Apple to halt US sales of Series 9, Ultra 2 smartwatches over patent dispute

By Samrhitha A, Stephen Nellis and Blake Brittain

(Reuters) -Apple said on Monday it would pause sales of its Series 9 and Ultra 2 smartwatches in the United States from this week, as it deals with a patent dispute over the technology that enables the blood oxygen feature on the devices.

The move comes after an order in October from the U.S. International Trade Commission (ITC) that could bar Apple from importing its Apple Watches after finding the devices violate medical technology company Masimo’s patent rights.

The decision is under review by President Joe Biden until Dec. 25, but Apple said it is taking steps to comply should the ruling stand. The Office of the U.S. Trade Representative, the part of the Biden administration handling the case, said that Ambassador Katherine Tai “is carefully considering all factors in this case.”

If not vetoed, the ban would go into effect on Dec. 26.

The company said it would pause sales of the watches from its website starting on Dec. 21 and from Apple retail locations after Dec. 24. Other models that do not contain the blood oxygen sensor, like Apple’s lower-priced Apple Watch SE model, are unaffected by the dispute.

Ryan Reith, program vice president for research firm IDC’s mobile device tracking efforts, said that U.S. holiday sales of Apple Watches will not suffer and that the full impact of the ruling, if it stands, will come in January and February, typically some of Apple’s slowest sales months in the U.S.

“Apple has plenty of inventory of Watch 8 and SE so they will have products available during that time,” Reith said. “The bigger implication is around whether or not Apple can use the blood oxygen sensor technology that is in question on future devices, or if they’ll have to reach a settlement or come up with a new solution.”

Masimo CEO Joe Kiani told CNBC in October that he was open to negotiating a deal with Apple. In a statement on Monday, Masimo said the ITC decision “should be respected, protecting intellectual property rights and maintaining public trust in the United States’ patent system and encouraging US industry.”

Apple has about a quarter of the global smartwatch market, according to Counterpoint Research – a share that tends to rise to more than a third in the fourth quarter during the U.S. and European holiday sales seasons. Both the Series 9 and the Ultra 2 would remain available for purchase outside of the United States, including during the Lunar New Year season in Asia.

Apple said it believes the ITC’s finding was erroneous, should be reversed and that it intends to appeal the decision to the Federal Circuit.

Apple shares closed 0.9% lower on Monday.

Masimo has accused Apple of hiring away its employees, stealing its pulse oximetry technology and incorporating it into the popular Apple Watch.

A jury trial on Masimo’s allegations in California federal court ended with a mistrial in May. Apple has separately sued Masimo for patent infringement in a federal court in Delaware and has called Masimo’s legal actions a “maneuver to clear a path” for its own competing smartwatch.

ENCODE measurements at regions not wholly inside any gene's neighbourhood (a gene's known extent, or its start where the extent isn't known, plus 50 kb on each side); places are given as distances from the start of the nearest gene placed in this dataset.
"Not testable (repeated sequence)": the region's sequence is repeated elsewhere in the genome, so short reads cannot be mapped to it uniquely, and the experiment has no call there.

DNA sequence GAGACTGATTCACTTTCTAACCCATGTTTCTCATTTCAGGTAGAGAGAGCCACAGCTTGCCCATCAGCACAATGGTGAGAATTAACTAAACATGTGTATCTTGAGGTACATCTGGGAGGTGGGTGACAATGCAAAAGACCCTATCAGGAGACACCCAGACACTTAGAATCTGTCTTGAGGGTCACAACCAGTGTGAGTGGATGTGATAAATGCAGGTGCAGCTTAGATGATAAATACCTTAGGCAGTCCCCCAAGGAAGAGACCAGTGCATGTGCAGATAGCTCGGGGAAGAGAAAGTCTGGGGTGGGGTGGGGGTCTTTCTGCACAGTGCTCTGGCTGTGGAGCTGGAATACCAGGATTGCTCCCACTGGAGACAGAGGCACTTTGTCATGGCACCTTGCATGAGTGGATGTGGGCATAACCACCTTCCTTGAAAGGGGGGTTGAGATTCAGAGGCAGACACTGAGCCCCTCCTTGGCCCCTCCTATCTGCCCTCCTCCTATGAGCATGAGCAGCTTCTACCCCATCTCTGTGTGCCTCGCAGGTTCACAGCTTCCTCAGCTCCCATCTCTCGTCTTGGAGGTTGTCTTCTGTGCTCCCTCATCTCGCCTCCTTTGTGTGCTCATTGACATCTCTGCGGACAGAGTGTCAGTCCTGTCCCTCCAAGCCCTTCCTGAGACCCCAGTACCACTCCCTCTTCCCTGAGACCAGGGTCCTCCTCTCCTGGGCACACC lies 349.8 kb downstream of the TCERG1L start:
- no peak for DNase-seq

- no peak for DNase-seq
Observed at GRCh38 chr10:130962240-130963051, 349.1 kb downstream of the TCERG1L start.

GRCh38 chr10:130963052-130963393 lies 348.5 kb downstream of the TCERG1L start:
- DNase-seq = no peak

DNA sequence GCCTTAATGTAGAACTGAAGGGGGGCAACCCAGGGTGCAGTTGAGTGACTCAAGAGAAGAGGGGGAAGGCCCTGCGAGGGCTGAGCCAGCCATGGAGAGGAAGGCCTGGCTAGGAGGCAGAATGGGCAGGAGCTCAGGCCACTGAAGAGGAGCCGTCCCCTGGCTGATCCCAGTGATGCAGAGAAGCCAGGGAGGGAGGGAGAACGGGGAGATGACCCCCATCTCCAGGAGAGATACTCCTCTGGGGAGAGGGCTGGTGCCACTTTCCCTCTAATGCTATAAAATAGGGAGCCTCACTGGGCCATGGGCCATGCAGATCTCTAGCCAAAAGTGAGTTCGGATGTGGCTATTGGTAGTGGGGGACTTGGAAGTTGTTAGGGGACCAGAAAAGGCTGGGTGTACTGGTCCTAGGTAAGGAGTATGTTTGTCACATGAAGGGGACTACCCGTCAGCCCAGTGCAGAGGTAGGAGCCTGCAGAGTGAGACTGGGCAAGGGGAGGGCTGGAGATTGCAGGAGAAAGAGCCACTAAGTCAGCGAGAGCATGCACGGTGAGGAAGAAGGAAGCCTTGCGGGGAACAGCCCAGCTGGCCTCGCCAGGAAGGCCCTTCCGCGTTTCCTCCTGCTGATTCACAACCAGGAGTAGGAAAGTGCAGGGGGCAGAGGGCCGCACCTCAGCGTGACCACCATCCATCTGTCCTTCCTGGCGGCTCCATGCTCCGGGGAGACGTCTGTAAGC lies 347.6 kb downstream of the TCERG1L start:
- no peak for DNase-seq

The U.S. Patent and Trademark Office rejected Apple’s requests to review the validity of the patents at issue in the ITC decision earlier this year.

Engineers at Apple are moving to make changes to algorithms in the smartwatches, adjusting how the technology determines oxygen saturation and presents the data to customers, Bloomberg reported on Monday, citing people familiar with the work.

Apple is working on a range of legal and technical options, if the ban holds. It has begun preparing stores for the change, sending new signs to its retail outlets that promote the Apple Watch without showing photos of the Series 9 and Ultra 2 — two models targeted by the ban, the report added.

An Apple spokeswoman told Bloomberg that the company is working on submitting a workaround to the U.S. customs agency, which is in charge of approving changes to get a product back on the market.

“The patents in question cover hardware. Masimo believes that Apple needs to change the hardware,” a Masimo spokesperson told Reuters about the Bloomberg report, while Apple did not respond to a request for comment.

Apple did not comment on Bloomberg’s report but earlier on Monday said it was working on “technical options” to ensure Apple Watches are available to customers and that it would “take all measures” to get the devices back to shelves if the ITC order stands.

A presidential administration has not vetoed an ITC ruling since 2013, when President Barack Obama’s administration overturned an import ban on Apple’s iPhones and iPads from a patent dispute with Samsung.

The Biden administration in February chose not to veto a separate import ban on Apple Watches based on a patent-infringement complaint from medical technology company AliveCor. The ITC has placed the ban on hold for other reasons.

Apple’s wearables, home and accessory business, which includes the Apple Watch, AirPods earbuds and other products, brought in $8.28 billion in revenue during the third quarter of 2023, according to a company report.

(Reporting by Samrhitha Arunasalam in Bengaluru, Blake Brittain in Washington and Stephen Nellis in San Francisco; Additional reporting by Juby Babu in BengaluruEditing by Anil D’Silva, Deepa Babington and Matthew Lewis)